Griddle cleaning pad holder
Multipurpose bathing wiper construction
Rotating keyboard cleaner
ApplicationNo. 10654707 filed on 09/03/2003
US Classes:15/210.1, Special work15/104.94, Including means for manual manipulation of implement15/231, Sheet holders15/222, End grip15/188, Rubber15/147.2, Nonclamped451/525, Detachable from tool support15/209.1, Wiper, dauber, or polisher15/228, Mops and heads15/118, Wiper134/6, Using solid work treating agents15/320With liquid or other cleaning material application to work
ExaminersPrimary: Spisich, Mark
Attorney, Agent or Firm
Foreign Patent References
BACKGROUND OF THE INVENTION
The present invention relates to cleaning apparatus. More particularly, the present invention relates to apparatus for cleaning typewriter and computer keyboards.
Until now, no keyboard cleaner has provided an expedient, easy to use, inexpensive structure for cleaning a variety of different keyboards. Moreover, previous cleaning structures have not provided a replaceable cleaning pad for cleaning a keyboard's surface. For example, a known computer keyboard cleaner is described in U.S. Pat. No. 4,975,677. This reference describes a keyboard cleaner including fixed projections that can scrub the surface and side of a key when the cleaner is successfully manipulated by an attached handle. Similarly, U.S. Pat. No. 4,975,999 describes a device which takes advantage of using alternatively-shaped, fixed projections attached to a handle for improved removal of dirt and particles from a keyboard substrate. Neither of the previously described devices, however, utilize projections for engaging a separate cleansing pad which is directed by the projections onto the surface of a keyboard for applying a cleanser or specially adapted cleansing surface. Moreover, these references do not describe a structure capable of cleaning a large number of keyboard keys at the same time.
Meanwhile, U.S. Patent Application Publication No. 2002/0133900 describes a very different and expensive concept for a computer keyboard cleaner. The described device includes an automated vacuum pump attached to a brush for cleaning the surfaces of a computer and keyboard. Another device designed for retrieving dirt from between and under the keys is described in U.S. Pat. No. 5,299,341. The reference describes a device including a multitude of small rotating bristled cleaning attachments, such as circular brushes, which are attached to a vacuum source for collecting dirt.
Yet another computer keyboard cleaner is described in P.C.T. Patent Publication No. WO 89/09014. The device includes a wedge-shaped tool used for wiping keys individually. However, it is not equipped to clean multiple surfaces of keyboards at one time. Still another concept for a keyboard cleaner is described in U.S. Pat. No. 1,336,044, wherein a single cloth having a plurality of strips is described. The strips of the cloth are gently shifted laterally along the rows of keys. In this manner, the tops of the keys are lightly wiped, but the sides of the keys remain relatively untouched. Conversely, several of the previously described cleaning devices are uniquely constructed for cleaning the sides of keyboard keys. However, the areas where fingers come into contact with keys, the top surfaces of the keys, are not adequately cleansed by such devices.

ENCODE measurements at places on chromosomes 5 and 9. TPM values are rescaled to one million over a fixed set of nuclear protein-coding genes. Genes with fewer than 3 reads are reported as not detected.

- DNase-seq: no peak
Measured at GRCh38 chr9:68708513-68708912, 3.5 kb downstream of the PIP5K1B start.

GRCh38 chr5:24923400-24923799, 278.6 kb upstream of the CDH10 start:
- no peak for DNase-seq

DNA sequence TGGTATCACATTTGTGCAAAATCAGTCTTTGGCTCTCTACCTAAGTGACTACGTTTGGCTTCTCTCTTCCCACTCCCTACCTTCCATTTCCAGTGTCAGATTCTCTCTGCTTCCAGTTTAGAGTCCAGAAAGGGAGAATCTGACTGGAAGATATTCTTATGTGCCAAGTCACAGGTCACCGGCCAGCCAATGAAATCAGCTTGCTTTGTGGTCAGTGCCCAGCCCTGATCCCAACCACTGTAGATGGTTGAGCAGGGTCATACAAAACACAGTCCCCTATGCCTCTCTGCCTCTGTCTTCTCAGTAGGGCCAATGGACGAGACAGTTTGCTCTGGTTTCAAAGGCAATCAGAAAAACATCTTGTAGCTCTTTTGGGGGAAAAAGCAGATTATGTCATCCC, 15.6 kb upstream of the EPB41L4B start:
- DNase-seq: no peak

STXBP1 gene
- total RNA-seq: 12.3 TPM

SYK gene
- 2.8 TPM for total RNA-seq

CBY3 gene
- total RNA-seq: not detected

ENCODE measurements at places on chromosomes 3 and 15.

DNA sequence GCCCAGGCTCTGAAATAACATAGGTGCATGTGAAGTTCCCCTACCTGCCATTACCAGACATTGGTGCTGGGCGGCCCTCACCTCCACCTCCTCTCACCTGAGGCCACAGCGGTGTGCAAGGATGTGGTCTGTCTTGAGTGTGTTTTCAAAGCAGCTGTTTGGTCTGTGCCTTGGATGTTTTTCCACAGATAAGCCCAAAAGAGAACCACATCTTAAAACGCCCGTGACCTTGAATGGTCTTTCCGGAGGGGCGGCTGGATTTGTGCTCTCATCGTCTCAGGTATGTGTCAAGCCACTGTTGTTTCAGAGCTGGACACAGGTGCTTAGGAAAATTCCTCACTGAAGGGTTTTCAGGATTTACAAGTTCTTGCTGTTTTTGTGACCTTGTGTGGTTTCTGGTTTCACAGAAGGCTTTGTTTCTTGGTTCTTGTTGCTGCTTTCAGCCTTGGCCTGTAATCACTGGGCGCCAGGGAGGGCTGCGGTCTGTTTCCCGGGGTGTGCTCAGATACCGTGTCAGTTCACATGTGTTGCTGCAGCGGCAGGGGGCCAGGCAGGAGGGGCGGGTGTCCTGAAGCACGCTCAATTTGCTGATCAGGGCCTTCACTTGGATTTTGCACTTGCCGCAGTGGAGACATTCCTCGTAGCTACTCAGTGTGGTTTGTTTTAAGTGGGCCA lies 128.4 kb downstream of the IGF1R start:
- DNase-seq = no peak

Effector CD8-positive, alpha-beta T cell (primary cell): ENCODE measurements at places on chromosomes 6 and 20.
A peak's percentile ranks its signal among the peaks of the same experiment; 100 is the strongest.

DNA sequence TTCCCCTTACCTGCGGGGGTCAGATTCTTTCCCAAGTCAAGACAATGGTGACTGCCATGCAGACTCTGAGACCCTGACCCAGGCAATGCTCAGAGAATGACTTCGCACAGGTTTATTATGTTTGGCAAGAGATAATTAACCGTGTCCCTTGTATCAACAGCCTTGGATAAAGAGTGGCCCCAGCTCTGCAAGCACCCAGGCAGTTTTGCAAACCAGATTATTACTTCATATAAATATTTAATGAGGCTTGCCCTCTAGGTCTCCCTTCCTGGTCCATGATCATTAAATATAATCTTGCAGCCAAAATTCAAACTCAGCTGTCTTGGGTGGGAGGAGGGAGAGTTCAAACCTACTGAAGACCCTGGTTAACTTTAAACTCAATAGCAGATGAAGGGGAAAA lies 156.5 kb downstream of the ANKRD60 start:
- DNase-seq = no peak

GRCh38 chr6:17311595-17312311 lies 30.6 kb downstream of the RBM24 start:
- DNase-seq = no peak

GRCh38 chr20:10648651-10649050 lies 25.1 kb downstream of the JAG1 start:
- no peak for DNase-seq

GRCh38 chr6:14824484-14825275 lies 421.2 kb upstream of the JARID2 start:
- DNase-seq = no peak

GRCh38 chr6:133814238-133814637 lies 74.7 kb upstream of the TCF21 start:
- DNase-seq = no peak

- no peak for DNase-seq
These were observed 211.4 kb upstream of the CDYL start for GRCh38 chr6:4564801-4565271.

There are general cleaning apparatus, of course, such as that described in U.S. Pat. No. 5,836,034, which include a dual-sided sponge having an absorbent side juxtaposed to a cleaner-infused abrasive side. Cleansing apparatuses, such as this, are not specially tailored for the unique topography of a keyboard having a plurality of convex-shaped keys.
Specialized cleaning apparatuses have also been described for their ability to clean particular items, such as a computer mouse and piano keys. For example, the computer mouse cleaner, described in U.S. Pat. No. 5,985,042, includes a ball having a bristled-surface which is placed into the housing of the mouse. The ball substitutes for the operational ball that typically resides within the housing and enables the mouse to function properly. In operation, the bristled-ball dislodges dirt and grime brought in by the ball during operation and inadvertently lodged inside the housing. Meanwhile, the piano key cleaner, described in U.S. Pat. No. 1,635,127, consists of cleaning pads that are placed onto the surface of the keyboard until pressure is applied to it to depress a key. The sides of the cleaning pads then contact with the sides of the neighboring keys. These pads are used in series to enable cleaning the tops of the depressed keys and the sides of adjacent keys in a single stroke. Several cleaning pads can be used in unison, but this device does not suggest a specially adaptable key cleaner for unique piano key configurations or suggest use of a renewable cleansing cloth.
It should be clear from the above descriptions that a handle and a cleaning surface, alone, are not sufficient for cleaning the particular and specialized surfaces of various computer keyboards. Moreover, previously described keyboard cleaners do not engage the surface of a large number of keys as efficiently as a projection and cleaning pad combination.
SUMMARY OF THE INVENTION